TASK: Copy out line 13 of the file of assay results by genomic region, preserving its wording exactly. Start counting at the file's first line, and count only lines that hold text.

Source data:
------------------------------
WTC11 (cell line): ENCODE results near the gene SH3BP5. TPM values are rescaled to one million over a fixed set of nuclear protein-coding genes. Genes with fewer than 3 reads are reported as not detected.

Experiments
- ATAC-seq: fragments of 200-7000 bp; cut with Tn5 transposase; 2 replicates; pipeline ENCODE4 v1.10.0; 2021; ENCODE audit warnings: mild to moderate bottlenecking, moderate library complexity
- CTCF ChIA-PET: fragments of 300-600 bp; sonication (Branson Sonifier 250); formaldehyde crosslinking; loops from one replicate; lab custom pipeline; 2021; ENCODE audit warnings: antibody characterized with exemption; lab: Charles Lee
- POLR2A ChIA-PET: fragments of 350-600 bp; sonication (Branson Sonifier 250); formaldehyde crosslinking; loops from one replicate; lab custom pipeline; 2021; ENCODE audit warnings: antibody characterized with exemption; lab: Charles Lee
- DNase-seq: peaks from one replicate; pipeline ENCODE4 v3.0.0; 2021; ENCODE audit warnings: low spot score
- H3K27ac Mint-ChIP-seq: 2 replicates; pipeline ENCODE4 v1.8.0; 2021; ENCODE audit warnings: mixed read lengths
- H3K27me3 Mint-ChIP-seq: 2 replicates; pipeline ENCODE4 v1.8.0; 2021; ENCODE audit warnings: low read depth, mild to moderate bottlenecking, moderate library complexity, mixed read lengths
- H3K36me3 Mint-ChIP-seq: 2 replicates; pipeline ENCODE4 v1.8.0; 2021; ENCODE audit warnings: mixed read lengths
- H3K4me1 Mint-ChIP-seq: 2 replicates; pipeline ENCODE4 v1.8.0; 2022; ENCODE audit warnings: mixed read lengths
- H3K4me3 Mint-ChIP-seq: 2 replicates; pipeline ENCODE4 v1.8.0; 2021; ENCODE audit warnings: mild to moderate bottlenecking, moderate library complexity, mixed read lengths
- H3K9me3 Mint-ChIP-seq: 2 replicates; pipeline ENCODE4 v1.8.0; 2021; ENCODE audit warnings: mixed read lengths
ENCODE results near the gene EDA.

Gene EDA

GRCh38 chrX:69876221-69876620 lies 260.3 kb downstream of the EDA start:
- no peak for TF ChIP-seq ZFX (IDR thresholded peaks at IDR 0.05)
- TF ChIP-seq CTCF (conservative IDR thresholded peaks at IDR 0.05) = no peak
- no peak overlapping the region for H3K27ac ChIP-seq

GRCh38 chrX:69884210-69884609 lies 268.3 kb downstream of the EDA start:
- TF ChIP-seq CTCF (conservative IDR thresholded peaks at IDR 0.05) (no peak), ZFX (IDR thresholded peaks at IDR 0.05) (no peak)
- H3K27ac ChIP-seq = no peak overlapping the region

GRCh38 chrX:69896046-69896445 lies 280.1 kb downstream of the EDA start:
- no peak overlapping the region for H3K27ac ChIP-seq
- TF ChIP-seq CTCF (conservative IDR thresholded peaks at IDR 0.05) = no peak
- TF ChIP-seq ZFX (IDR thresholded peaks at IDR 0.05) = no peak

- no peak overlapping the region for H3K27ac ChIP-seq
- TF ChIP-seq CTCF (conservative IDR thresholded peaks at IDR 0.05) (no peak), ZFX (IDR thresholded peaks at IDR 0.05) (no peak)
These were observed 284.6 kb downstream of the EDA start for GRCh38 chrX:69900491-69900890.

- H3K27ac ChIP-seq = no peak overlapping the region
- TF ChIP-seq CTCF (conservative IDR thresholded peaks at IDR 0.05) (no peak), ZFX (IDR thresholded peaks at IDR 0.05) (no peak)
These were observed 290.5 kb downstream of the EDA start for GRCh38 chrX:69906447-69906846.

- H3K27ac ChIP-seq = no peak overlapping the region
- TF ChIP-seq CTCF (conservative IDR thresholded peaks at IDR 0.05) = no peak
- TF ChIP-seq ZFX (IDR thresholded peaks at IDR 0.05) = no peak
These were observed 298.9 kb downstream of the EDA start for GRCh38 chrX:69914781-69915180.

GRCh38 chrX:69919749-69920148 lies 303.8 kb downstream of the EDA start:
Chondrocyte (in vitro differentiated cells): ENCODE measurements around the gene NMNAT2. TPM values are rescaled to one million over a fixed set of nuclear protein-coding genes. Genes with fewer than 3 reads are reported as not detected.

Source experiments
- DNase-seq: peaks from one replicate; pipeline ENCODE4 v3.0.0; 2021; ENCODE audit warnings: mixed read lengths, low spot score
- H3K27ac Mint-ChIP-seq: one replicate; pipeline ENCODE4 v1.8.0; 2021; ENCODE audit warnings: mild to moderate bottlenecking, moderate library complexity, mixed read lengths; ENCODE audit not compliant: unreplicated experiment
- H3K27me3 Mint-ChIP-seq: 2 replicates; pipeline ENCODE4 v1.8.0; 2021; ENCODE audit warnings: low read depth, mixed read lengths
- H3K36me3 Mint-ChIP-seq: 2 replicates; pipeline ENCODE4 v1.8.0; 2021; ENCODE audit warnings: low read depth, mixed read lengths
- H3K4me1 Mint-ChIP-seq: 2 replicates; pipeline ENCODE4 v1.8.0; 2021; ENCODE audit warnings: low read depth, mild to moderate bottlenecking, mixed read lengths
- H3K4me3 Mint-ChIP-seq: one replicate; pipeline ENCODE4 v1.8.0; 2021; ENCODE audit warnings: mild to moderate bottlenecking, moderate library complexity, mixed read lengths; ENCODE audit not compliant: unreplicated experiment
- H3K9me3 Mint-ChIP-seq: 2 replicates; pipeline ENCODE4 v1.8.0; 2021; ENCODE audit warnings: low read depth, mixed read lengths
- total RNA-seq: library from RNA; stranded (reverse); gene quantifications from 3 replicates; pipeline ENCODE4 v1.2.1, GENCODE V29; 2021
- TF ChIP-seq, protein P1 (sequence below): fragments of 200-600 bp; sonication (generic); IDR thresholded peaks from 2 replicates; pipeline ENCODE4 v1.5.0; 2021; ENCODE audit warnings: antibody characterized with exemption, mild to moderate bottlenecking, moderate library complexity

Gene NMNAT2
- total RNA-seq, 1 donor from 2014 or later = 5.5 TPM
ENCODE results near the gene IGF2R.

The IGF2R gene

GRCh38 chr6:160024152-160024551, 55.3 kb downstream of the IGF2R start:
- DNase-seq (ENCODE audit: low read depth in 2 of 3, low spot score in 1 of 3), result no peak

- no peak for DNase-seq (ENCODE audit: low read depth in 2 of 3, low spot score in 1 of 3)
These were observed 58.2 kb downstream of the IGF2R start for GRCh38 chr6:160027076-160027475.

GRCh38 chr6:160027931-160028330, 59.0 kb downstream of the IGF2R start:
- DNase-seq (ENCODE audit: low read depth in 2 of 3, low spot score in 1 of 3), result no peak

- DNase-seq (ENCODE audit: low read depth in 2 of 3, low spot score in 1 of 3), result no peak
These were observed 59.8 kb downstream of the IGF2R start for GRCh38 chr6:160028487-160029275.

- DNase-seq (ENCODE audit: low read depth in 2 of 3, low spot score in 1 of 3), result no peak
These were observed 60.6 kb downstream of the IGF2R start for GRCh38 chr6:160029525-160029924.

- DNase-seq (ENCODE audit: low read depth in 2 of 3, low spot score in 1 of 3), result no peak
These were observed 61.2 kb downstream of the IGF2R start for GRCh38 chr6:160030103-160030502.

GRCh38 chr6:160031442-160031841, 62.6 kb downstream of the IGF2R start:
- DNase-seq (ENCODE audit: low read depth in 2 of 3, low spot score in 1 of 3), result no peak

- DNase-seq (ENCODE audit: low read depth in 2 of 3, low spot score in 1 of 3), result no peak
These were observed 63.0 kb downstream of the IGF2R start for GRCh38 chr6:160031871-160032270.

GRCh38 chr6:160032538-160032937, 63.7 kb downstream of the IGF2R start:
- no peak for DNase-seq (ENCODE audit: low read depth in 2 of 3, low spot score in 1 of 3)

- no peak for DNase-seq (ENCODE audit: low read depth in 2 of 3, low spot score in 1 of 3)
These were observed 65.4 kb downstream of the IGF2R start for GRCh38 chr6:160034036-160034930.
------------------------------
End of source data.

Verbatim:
ENCODE results near the gene EDA.